Place 1 tablespoon of curry powder in a mixing bowl with a pinch of pepper.
Using a Y-shaped peeler, peel the sweet potatoes, then cut them into rough 2 cm chunks on a chopping board.
Toss the sweet potato in the curry powder to coat, then put aside.
Pick the coriander leaves and finely chop the stalks.
Peel and finely slice the onions.
Peel and finely chop the garlic.
Peel the ginger using a teaspoon, then finely chop it.
Cut the pepper in half, scoop out all of the seeds and white pith with a teaspoon, then slice into strips.
Carefully cut the cauliflower into little florets and thinly slice any stalk.
Roughly chop the tomatoes.
Place 1 tablespoon vegetable oil into a large saucepan on a medium heat.
Add the sweet potato and cook for around 7 minutes to soften slightly, turning occasionally.
Using a slotted spoon, transfer the sweet potato to a plate and place the pan back on the heat.
Add 1 tablespoon vegetable oil, 1 tablespoon curry powder, the coriander stalks, onion, garlic and ginger, then pop the lid on and cook for 2 minutes, or until lightly golden, stirring occasionally.
Add the peppers and cook for a further 5 minutes with the lid ajar. Meanwhile…
Fill and boil the kettle.
Carefully pour 150 ml boiling water into a measuring jug, then crumble in the stock cube and stir to dissolve.
Pour the stock into the pan along with the coconut milk, add the tomatoes, then add the sweet potato back to the pan.
Drain the chickpeas through a sieve into the sink, then add to the pan.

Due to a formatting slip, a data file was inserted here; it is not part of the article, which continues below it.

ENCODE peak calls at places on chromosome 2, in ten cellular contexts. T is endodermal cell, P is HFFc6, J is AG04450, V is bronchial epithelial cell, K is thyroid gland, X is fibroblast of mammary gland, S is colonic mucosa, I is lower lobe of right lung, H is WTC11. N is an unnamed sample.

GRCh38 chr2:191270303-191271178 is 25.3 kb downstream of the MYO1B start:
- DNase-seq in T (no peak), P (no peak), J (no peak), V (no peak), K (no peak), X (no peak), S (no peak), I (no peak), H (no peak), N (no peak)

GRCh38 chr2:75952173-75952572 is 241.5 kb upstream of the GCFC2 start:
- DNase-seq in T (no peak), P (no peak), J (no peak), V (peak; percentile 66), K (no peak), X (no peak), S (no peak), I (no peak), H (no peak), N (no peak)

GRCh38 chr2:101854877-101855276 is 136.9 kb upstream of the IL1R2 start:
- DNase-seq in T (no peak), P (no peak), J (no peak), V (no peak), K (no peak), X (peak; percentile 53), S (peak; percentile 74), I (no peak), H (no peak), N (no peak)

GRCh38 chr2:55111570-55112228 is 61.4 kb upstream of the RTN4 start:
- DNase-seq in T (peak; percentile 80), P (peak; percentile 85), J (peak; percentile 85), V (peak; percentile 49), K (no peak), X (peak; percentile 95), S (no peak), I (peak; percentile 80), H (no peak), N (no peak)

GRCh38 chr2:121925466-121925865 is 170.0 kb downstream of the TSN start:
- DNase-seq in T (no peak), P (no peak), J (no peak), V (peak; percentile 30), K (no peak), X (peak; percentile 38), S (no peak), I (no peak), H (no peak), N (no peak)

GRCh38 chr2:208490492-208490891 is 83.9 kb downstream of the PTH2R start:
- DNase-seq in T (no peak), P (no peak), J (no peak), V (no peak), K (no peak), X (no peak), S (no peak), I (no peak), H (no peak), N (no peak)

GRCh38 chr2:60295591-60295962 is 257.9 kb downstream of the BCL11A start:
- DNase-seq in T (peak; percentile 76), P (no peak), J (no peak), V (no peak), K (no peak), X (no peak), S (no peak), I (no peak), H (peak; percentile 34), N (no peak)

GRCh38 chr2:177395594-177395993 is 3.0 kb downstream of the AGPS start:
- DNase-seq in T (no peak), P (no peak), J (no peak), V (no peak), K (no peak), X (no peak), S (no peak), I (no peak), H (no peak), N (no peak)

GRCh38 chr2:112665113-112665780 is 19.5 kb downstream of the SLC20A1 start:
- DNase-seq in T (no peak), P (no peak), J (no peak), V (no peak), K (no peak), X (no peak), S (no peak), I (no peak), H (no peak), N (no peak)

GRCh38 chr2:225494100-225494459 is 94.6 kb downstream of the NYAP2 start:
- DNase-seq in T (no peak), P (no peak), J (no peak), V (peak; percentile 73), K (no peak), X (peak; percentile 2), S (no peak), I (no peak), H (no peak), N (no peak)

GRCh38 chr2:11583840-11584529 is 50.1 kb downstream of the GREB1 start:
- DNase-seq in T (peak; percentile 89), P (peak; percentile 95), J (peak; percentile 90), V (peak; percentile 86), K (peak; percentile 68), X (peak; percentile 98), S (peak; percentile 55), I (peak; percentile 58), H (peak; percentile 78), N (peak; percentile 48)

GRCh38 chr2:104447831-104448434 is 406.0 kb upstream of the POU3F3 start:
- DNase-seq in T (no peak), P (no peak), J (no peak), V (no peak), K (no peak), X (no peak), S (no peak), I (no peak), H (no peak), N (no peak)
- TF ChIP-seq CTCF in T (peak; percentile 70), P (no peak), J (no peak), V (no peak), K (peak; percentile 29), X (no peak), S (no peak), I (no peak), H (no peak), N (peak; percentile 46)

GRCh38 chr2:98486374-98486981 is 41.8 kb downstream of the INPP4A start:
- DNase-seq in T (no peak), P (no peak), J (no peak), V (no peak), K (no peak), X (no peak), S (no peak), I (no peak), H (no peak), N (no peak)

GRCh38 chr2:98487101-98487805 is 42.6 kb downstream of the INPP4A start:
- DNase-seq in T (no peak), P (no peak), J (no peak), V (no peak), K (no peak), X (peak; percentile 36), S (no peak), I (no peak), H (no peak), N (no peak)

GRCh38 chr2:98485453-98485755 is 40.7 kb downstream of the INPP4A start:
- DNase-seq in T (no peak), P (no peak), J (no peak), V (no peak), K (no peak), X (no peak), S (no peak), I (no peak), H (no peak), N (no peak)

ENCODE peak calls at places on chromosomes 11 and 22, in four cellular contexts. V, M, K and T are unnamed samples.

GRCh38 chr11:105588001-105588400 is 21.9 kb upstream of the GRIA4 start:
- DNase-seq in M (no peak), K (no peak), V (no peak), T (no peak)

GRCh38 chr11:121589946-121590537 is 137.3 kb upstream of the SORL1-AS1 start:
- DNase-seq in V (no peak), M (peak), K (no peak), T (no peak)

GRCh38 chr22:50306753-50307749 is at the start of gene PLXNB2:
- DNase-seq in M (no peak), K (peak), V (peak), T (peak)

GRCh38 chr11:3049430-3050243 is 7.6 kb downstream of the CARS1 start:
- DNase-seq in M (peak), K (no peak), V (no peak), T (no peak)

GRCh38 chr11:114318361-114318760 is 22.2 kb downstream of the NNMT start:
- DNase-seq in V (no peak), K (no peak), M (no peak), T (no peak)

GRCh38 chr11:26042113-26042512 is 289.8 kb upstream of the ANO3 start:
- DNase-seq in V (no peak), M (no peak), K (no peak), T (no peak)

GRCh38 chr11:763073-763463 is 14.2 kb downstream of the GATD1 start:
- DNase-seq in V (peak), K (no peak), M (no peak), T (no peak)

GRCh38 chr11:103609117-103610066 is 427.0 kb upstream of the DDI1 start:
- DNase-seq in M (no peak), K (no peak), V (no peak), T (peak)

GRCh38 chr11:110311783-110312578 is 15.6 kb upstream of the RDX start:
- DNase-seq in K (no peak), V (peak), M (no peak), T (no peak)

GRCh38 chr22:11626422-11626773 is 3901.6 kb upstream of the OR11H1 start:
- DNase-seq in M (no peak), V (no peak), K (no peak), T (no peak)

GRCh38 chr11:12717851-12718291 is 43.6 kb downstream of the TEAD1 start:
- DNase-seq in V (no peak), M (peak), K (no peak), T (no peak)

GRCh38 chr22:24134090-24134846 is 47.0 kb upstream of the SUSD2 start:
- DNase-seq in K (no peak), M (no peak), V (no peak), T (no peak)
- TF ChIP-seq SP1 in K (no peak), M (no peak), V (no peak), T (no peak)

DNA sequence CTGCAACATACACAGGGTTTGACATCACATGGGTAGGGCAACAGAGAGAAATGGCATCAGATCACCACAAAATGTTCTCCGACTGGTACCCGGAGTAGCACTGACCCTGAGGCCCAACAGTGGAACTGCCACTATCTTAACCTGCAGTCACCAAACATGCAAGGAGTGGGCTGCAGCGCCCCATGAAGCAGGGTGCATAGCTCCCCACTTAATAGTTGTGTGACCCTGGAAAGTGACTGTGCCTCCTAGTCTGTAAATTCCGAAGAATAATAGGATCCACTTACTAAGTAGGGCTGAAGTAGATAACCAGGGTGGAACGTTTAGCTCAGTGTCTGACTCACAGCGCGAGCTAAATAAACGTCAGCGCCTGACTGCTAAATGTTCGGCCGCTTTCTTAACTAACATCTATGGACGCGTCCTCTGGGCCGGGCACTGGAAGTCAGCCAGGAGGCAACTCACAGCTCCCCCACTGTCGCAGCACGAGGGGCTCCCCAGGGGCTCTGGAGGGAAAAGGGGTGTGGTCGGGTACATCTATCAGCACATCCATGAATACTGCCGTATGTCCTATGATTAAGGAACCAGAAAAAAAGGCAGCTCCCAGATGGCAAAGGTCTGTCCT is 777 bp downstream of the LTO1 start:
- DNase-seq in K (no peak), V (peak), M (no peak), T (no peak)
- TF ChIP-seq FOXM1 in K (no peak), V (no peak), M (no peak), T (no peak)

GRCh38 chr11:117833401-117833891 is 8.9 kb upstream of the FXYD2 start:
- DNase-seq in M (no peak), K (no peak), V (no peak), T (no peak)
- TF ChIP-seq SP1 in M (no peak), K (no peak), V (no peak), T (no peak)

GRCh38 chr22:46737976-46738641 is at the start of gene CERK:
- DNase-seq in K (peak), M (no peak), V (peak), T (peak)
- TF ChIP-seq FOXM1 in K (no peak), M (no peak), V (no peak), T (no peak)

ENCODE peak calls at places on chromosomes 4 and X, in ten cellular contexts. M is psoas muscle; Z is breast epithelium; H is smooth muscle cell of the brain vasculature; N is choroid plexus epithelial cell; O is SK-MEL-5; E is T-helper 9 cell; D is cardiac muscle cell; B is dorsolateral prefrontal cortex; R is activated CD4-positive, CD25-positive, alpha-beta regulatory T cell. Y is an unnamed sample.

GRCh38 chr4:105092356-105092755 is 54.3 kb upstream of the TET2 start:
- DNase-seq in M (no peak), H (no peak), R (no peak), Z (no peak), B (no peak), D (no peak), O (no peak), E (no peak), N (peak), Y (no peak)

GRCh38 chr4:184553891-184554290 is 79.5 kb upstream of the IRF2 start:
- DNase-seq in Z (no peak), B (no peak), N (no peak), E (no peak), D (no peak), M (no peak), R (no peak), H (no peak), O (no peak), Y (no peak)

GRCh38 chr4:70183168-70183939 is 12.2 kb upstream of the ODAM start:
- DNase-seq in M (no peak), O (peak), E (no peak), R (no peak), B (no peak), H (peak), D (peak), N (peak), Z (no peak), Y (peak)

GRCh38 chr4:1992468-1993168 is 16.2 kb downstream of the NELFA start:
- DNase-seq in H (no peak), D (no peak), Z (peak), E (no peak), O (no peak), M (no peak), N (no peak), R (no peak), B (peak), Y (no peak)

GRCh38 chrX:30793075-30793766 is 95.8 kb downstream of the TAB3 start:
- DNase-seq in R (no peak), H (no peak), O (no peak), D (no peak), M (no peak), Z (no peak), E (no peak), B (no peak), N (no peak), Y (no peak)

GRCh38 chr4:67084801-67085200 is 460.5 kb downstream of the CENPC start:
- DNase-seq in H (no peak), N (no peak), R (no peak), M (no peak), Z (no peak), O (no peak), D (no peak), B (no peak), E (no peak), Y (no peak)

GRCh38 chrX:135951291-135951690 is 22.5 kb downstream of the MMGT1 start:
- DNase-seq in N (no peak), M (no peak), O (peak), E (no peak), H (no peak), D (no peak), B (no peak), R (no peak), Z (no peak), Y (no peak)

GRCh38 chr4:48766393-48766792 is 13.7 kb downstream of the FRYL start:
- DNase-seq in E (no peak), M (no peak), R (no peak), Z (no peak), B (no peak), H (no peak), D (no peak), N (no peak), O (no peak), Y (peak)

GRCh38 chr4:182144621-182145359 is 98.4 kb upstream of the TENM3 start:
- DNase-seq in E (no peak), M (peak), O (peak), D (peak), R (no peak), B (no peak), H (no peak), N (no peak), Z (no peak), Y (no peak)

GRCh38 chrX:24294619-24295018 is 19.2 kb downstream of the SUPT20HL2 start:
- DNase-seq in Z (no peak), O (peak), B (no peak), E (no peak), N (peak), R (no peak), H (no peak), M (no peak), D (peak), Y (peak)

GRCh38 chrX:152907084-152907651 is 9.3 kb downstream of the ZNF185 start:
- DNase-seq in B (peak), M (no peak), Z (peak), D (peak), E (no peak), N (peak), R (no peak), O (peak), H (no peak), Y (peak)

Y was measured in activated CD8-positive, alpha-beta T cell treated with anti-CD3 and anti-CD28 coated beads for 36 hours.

Give everything a good stir and bring to the boil over a high heat.
Once boiling, reduce the heat to a simmer and cook gently with the lid ajar for around 30 minutes, or until the veg is tender and the sauce has thickened, adding the cauliflower for the last 10 minutes. Meanwhile…
To make the raita, cut the cucumber in half lengthways and use a teaspoon to scoop out and discard the seeds.
Holding a box grater steady on a chopping board, coarsely grate the cucumber.
Scrape the cucumber into a small bowl and stir in the yoghurt.
Pick and finely chop the mint leaves, discarding the stalks, then stir into the bowl.
Cut the lemon in half.
Squeeze in a few drops of juice, using your fingers to catch any pips, then put aside.
When curry is almost ready, stir in the spinach and allow to wilt.
Have a taste and season with a tiny pinch of pepper or a squeeze of lemon juice, if you think it needs it.
Scatter over the coriander leaves, then serve with the raita and some rice.